The CANNON, a village trophy, carefully kept in the cannon house for use on great occasions, and a couple or more of Black-Smith's Anvils were always on hand in the morning, and made the welkin ring with a vengance at daylight, and "from the rising of the Sun to the going down thereof, " there was no quiet or repose in the otherwise peaceful valley. Usually there was a Stand erected in the Square, or some nearby Grove from which the DECLARATION OF INDEPENDENCE was read by somebody, and a few patriotic songs were sung by some other body, the people all joining in with the chorus if so advised, and prayer was offered by our Reverend Minister, and one or two speeches were delivered by some celebrity, and in the afternoon there was a parade by the Calthumpians, or some other wild race of rag a muffins, followed by a dance and fire works in the evening.

On one Fourth the remnants of a man who had stood in front of the cannon in some preceding Fourth, and lost both hands and both feet, appeared on the stand, with battered features and hoary head, and a collection was taken up for his benefit.

The Fire Works would hardly seem deserving of the name to those who saw the display at the Columbian Fair in Chicago, but they were gay and exciting enough at the time to bring out everybody and his wife to see them; They consisted of Bon Fires, which consumed all the old barrels and boxes in the village; Hot-air ballons, home made and erratic, and FIRE BALLS: The latter were also home made, and were large balls of candle wicking, (which was a loose sort of cotton cord,) soaked in turpentine, and were thrown back and forth in great numbers, they must not be allowed to touch the ground, but must be caught and passed along until burned out, or, if extinguished, must be again soaked in the turpentine, of which a pail full was kept in a secluded place, and again put into service.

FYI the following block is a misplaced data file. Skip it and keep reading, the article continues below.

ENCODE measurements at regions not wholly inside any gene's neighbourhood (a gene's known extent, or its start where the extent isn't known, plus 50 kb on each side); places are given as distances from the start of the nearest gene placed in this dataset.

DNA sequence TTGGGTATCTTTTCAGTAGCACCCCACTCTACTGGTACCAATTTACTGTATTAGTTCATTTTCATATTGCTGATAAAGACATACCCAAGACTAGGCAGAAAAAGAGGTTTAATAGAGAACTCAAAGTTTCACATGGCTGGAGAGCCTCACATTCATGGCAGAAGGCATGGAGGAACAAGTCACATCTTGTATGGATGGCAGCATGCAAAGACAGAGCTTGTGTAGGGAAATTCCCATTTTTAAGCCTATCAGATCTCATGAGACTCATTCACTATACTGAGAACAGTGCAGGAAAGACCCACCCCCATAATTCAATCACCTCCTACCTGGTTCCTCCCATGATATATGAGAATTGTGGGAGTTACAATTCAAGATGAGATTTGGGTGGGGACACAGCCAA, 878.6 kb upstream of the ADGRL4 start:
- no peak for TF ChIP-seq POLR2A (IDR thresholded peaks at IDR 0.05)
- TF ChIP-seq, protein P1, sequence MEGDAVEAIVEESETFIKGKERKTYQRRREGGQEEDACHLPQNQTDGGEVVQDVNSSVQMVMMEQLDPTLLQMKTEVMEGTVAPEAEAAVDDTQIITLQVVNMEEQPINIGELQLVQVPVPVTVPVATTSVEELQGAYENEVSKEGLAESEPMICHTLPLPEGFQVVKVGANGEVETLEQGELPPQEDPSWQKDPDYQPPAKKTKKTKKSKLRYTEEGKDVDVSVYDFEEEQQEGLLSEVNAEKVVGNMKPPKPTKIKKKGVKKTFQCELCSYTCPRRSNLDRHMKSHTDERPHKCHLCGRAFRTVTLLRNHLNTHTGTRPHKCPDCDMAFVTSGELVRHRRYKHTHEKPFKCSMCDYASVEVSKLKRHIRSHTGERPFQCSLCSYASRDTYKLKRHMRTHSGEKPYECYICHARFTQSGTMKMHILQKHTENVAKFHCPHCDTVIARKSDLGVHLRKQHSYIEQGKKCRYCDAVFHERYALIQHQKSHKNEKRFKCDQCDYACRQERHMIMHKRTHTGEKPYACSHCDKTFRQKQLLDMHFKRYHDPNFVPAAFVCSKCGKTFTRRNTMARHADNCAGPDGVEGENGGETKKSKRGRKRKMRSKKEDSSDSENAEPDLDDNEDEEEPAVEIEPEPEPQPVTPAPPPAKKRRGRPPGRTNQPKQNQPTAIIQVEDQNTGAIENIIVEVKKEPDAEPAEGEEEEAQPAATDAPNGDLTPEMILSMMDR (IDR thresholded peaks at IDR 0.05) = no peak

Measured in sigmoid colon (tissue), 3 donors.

To keep a dozen of these flaming balls, which were liable to unwind, and drag long lines of fire in their wake, in the air until they were burned out was no boys play. I remember seeing one of them, in full blaze, pass through an open window into our parlor one night, (it was the last time I ever saw them used) and as it alighted in the midst of a room full of boys and girls in light summer dress, DAVE picked it up, and carrying it to the door, sent it on Its winding way, and then the decree was announced from the porch, which put a stop to the use of FIRE BALLS.